"I'm very fond of reminding people that we have three branches of government," Sims said. "Here in Pennsylvania, two are very hostile."
Tonight at 5, the DelcoTimes.com tackles the same-sex marriage issues with a conversation, streamed live. Editor Phil Heron will be joined by the Delaware County Register of Wills, Hugh Donaghue, who has said he will uphold the state's marriage law and by state Senator Daylin Leach of Haverford. Leach is one of the state's leading gay rights advocates. You can watch that debate in the discussion in the embedded window below: :
Photo Credit: Getty Images
A simple gesture of a “Hello” and “How are you?” is showing the Newhallville neighborhood that New Haven Police officers are on their streets.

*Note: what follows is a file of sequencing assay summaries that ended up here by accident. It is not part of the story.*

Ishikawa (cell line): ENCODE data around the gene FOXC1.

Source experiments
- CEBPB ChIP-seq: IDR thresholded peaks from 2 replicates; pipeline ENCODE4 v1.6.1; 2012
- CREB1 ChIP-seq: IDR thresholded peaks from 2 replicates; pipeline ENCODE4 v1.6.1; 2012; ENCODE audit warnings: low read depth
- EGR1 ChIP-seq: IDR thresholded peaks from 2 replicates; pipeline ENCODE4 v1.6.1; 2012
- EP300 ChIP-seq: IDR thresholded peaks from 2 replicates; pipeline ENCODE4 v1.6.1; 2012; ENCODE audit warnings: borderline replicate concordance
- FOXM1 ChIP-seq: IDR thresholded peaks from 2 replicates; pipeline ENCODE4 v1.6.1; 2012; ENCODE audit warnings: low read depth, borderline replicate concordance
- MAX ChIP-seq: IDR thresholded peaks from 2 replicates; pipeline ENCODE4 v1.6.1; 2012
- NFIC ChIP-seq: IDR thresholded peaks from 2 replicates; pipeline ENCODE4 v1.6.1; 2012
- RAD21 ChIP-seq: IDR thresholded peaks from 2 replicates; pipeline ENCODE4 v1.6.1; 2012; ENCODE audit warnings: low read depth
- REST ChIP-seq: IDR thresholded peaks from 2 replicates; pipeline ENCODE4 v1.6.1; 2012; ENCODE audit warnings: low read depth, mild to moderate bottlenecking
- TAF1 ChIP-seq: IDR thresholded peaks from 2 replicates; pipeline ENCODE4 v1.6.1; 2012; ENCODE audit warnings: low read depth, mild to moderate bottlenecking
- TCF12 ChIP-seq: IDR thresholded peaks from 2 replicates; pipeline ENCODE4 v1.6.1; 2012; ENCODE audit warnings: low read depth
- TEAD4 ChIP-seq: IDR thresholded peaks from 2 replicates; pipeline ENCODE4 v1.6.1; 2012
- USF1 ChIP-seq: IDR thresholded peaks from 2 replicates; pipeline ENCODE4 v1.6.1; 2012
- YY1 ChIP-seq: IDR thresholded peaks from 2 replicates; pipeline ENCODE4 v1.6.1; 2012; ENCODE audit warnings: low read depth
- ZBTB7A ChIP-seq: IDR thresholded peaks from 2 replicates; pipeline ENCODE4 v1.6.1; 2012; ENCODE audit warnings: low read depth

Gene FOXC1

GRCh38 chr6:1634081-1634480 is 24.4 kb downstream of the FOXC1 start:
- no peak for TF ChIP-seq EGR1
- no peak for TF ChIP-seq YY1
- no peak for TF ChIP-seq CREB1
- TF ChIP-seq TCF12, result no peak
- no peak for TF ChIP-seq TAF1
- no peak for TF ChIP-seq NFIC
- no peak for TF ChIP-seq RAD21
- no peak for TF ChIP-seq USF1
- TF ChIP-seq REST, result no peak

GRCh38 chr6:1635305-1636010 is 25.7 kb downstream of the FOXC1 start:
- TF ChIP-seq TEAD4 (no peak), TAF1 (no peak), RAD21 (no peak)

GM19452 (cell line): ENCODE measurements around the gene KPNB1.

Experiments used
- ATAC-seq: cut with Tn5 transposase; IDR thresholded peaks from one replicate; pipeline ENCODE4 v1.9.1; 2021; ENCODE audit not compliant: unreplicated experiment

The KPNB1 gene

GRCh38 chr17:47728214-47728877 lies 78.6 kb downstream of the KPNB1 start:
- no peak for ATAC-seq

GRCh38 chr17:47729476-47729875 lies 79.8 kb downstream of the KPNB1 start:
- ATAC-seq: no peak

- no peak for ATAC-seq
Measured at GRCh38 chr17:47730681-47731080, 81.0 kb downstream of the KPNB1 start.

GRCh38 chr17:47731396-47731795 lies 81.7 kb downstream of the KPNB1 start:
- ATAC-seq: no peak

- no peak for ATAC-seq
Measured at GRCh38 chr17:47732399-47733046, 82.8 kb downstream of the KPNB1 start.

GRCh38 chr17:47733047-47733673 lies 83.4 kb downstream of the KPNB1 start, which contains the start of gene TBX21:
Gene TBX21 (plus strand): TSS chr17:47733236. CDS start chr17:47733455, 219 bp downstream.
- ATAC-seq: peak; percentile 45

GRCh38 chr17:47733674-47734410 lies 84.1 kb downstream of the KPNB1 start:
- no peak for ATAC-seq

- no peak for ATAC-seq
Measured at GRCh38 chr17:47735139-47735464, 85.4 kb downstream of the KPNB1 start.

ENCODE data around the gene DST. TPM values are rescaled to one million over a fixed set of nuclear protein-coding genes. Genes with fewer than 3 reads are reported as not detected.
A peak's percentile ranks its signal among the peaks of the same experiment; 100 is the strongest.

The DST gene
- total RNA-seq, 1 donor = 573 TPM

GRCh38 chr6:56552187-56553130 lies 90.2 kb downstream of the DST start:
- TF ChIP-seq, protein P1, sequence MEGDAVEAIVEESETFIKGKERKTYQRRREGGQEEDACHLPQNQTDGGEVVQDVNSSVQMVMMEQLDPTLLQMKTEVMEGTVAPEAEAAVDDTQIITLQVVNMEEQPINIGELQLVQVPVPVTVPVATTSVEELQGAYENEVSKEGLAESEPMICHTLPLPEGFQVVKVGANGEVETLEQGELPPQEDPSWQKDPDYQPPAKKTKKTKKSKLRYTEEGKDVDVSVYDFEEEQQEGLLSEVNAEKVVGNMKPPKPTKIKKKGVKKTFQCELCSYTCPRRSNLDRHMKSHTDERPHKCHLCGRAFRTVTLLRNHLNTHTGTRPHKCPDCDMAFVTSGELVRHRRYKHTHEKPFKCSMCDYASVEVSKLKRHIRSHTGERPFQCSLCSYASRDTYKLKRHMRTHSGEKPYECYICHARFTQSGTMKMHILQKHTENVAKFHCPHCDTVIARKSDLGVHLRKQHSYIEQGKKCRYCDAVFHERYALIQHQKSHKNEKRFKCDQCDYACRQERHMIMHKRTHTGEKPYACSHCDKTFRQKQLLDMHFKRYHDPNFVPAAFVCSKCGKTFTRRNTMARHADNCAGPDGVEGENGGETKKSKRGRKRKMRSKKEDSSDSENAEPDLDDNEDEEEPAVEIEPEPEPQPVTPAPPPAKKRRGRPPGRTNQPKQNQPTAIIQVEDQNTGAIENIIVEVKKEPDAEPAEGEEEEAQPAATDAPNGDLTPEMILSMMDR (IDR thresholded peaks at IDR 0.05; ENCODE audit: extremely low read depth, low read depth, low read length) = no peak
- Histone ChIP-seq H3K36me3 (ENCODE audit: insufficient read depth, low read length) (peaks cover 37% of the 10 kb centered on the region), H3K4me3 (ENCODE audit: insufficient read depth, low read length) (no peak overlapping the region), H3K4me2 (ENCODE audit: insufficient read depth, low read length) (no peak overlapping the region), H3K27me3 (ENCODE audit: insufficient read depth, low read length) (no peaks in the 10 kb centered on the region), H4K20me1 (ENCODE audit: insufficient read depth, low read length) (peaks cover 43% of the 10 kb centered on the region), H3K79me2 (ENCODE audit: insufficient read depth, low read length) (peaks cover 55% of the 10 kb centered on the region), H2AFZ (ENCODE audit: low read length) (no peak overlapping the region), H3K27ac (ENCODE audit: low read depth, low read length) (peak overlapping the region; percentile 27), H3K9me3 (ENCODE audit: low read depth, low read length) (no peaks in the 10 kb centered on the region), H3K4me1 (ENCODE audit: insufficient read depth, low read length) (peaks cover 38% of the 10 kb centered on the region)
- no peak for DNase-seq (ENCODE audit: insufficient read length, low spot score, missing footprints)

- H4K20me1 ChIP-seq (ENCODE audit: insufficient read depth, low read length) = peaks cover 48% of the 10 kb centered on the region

However, the officers aren't part of the normal community policing efforts.
They're extra duty officers out walking for four hours at a time to target the trouble spots where the most crime is reported.
It's part of a $75,000 Smart Policing grant from the Department of Justice.
“As long as officers walk through those areas once or twice every hour, it will push the crime away, it will suppress the crime, either by in the sense that the criminals will leave the area because they always see the police officers in the area, or they just won't do crime,” said New Haven Police Lt. Ken Blanchard, who supervises the Newhallville district.
The program started last week. In just one four-hour shift, officers were able to connect with about 66 people in the area.
They report their interactions back to analysts.